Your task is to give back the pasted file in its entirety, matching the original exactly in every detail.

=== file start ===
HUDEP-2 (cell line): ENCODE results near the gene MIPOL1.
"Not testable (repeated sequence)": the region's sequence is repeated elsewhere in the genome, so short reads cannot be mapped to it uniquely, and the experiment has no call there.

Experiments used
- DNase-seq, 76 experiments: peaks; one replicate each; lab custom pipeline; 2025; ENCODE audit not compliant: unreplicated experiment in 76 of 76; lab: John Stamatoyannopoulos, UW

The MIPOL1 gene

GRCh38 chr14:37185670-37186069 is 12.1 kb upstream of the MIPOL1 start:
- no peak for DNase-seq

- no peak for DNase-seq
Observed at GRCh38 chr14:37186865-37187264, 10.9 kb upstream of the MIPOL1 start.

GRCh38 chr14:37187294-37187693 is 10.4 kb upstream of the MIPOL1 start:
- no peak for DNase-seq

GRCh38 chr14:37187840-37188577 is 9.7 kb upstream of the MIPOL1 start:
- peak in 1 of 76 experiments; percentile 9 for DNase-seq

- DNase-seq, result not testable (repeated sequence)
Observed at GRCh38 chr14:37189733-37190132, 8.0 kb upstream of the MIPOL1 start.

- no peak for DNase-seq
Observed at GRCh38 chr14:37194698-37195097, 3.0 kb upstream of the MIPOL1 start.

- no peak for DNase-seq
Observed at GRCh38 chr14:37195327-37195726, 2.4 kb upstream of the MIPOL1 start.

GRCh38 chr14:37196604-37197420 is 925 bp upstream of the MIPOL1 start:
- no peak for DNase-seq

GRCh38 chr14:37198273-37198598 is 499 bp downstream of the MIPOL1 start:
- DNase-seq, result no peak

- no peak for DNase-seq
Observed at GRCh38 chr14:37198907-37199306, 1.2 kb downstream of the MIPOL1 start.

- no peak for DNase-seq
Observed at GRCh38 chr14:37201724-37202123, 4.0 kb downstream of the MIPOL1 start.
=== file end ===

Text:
HUDEP-2 (cell line): ENCODE results near the gene MIPOL1.
"Not testable (repeated sequence)": the region's sequence is repeated elsewhere in the genome, so short reads cannot be mapped to it uniquely, and the experiment has no call there.

Experiments used
- DNase-seq, 76 experiments: peaks; one replicate each; lab custom pipeline; 2025; ENCODE audit not compliant: unreplicated experiment in 76 of 76; lab: John Stamatoyannopoulos, UW

The MIPOL1 gene

GRCh38 chr14:37185670-37186069 is 12.1 kb upstream of the MIPOL1 start:
- no peak for DNase-seq

- no peak for DNase-seq
Observed at GRCh38 chr14:37186865-37187264, 10.9 kb upstream of the MIPOL1 start.

GRCh38 chr14:37187294-37187693 is 10.4 kb upstream of the MIPOL1 start:
- no peak for DNase-seq

GRCh38 chr14:37187840-37188577 is 9.7 kb upstream of the MIPOL1 start:
- peak in 1 of 76 experiments; percentile 9 for DNase-seq

- DNase-seq, result not testable (repeated sequence)
Observed at GRCh38 chr14:37189733-37190132, 8.0 kb upstream of the MIPOL1 start.

- no peak for DNase-seq
Observed at GRCh38 chr14:37194698-37195097, 3.0 kb upstream of the MIPOL1 start.

- no peak for DNase-seq
Observed at GRCh38 chr14:37195327-37195726, 2.4 kb upstream of the MIPOL1 start.

GRCh38 chr14:37196604-37197420 is 925 bp upstream of the MIPOL1 start:
- no peak for DNase-seq

GRCh38 chr14:37198273-37198598 is 499 bp downstream of the MIPOL1 start:
- DNase-seq, result no peak

- no peak for DNase-seq
Observed at GRCh38 chr14:37198907-37199306, 1.2 kb downstream of the MIPOL1 start.

- no peak for DNase-seq
Observed at GRCh38 chr14:37201724-37202123, 4.0 kb downstream of the MIPOL1 start.